Do we really need smart cities?

Our cities are not the same places they were. They’re not the same as they were one or two years ago, let alone 10 years ago. Even before the pandemic hit, cities worldwide were already beginning to feel the aches and pains of old age.

Transport, employment, retail and housing set-ups with roots dating back to the last century, if not the one before. Rising urban populations, piecemeal development, economic downturn and the effects of climate change. When faced with such a complex set of challenges, it’s unlikely that approaching them in the same old ways is ever going to be the best solution.

Instead of stuck in their ways, smart cities are innovative. Instead of disjointed and siloed, smart cities are connected ecosystems. Instead of hard places to live, smart cities are healthy and liveable. Instead of wasteful, smart cities are sustainable.

Crucially, one benefit of smart cities that underpins all of the above is the win for economic growth. The positive impact of smart city technologies on economic development could see cities locking in incremental growth of almost 3% by 2026 and driving more than $20 trillion in additional economic benefits up to 2028.[1]

What makes a smart city smart?

It could be easy to think that ‘smart’ in this context refers solely to digital connectivity and networked devices. Of course, that’s a crucial part of what makes smart cities smart, but it’s not just about consumer-facing technologies. In cities that are truly smart, digital tech is harnessed to help cities function in an optimized and intelligent way across the board.

There are generally eight recognized aspects of how a city functions across which smart initiatives can be integrated: mobility and transport, healthcare, water, energy, waste, security, engagement and community, and economic development and housing.

Across these sectors, there are three layers that need to work together to ‘make a smart city hum.’[2]

  1. A technology foundation including high-speed networks of connected devices and sensors.
  2. Smart applications to analyse the stream of raw data to enable efficiency, insights and action.
  3. Adoption and usage by the public that can lead to behaviour change and benefits for all.

Smart city examples

So where are the cities already reaping the economic rewards of signing up to the smart way?


This city-state renowned for evolving and staying ahead of the global curve has a Smart Nation vision that puts open data and digital technologies at the heart of governance. Since 2014, Singapore has been pumping huge amounts of investment and expertise into safeguarding a bright future for its citizens when faced with the challenges of an ageing population, labour shortages and very few natural resources.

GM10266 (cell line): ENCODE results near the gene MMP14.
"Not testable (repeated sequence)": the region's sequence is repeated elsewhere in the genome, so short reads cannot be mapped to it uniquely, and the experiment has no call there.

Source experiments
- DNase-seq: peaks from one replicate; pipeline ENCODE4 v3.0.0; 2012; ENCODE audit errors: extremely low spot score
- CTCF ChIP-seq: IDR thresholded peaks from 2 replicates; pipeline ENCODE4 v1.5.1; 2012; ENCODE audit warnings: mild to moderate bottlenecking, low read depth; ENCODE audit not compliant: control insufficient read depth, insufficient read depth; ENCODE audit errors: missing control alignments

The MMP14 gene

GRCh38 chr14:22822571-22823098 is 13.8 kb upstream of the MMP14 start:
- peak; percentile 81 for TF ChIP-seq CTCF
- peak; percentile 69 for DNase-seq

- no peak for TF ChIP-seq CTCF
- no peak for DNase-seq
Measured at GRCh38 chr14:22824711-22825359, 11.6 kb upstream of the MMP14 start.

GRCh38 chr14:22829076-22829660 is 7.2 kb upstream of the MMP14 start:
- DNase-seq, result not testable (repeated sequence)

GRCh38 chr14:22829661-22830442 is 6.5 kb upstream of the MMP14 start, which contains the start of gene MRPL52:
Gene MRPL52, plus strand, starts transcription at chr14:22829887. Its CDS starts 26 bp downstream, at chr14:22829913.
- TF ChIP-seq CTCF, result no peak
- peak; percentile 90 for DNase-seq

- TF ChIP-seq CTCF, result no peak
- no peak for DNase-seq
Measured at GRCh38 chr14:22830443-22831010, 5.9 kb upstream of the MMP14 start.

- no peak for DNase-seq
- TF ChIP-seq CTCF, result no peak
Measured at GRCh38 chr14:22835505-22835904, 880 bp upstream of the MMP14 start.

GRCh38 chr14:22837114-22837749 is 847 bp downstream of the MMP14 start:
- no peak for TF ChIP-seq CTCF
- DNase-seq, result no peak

On transport efficiency, a trial using open data collected from fare cards, vehicles and sensors across the city has reduced the rate of over-crowded buses by 92%. On health, the entire healthcare system has been digitized enabling video consultations and physio sessions when in-person appointments aren’t possible. A Smart Elderly Alert System also keeps up with people’s routines and can alert a caregiver when something out of the ordinary happens or urgent care is needed – a reassurance when 47% of Singapore’s population will be 65 or over by 2050.

New York

It’s perhaps no surprise that the city that never sleeps regularly tops lists of the world’s smartest cities. For almost a decade, the city’s open data law has been driving innovation thanks to open access to information from city agencies.

With a population of over 8.5 million, conserving resources has long been a top priority. New Yorkers consume one billion gallons of water per day but an advanced meter reading system with 817,000 sensors means real-time water usage data can be used to increase efficiency from usage and billing to leak notification. It’s already delivered more than $73 million in savings.

Smart monitoring in conjunction with wide public buy-in is also delivering big results for lighting, waste collection, air quality, traffic congestion, and crime reduction.


It’s this Catalonian city’s use of smart technology that is credited with reinvigorating its economy after its textile and other manufacturing industries took a downturn in the 1980s. Since hosting the world’s first Smart City Expo and World Congress in 2011, smart systems are now embedded into services across the city.

LED lamp posts house the sensors that monitor traffic, air quality, pedestrian activity, and noise while also dimming or switching the lights on or off to save energy. Smart bins and a bike-sharing system have also contributed to transport efficiencies, decreasing trips taken by waste collection trucks and reducing the number of cars in the densely populated city centre.

If you want to talk about your ideas for smart projects with people who know smart inside out, get in touch.

[1] Role of Smart Cities for Economic Development

[2] What makes a city “Smart”?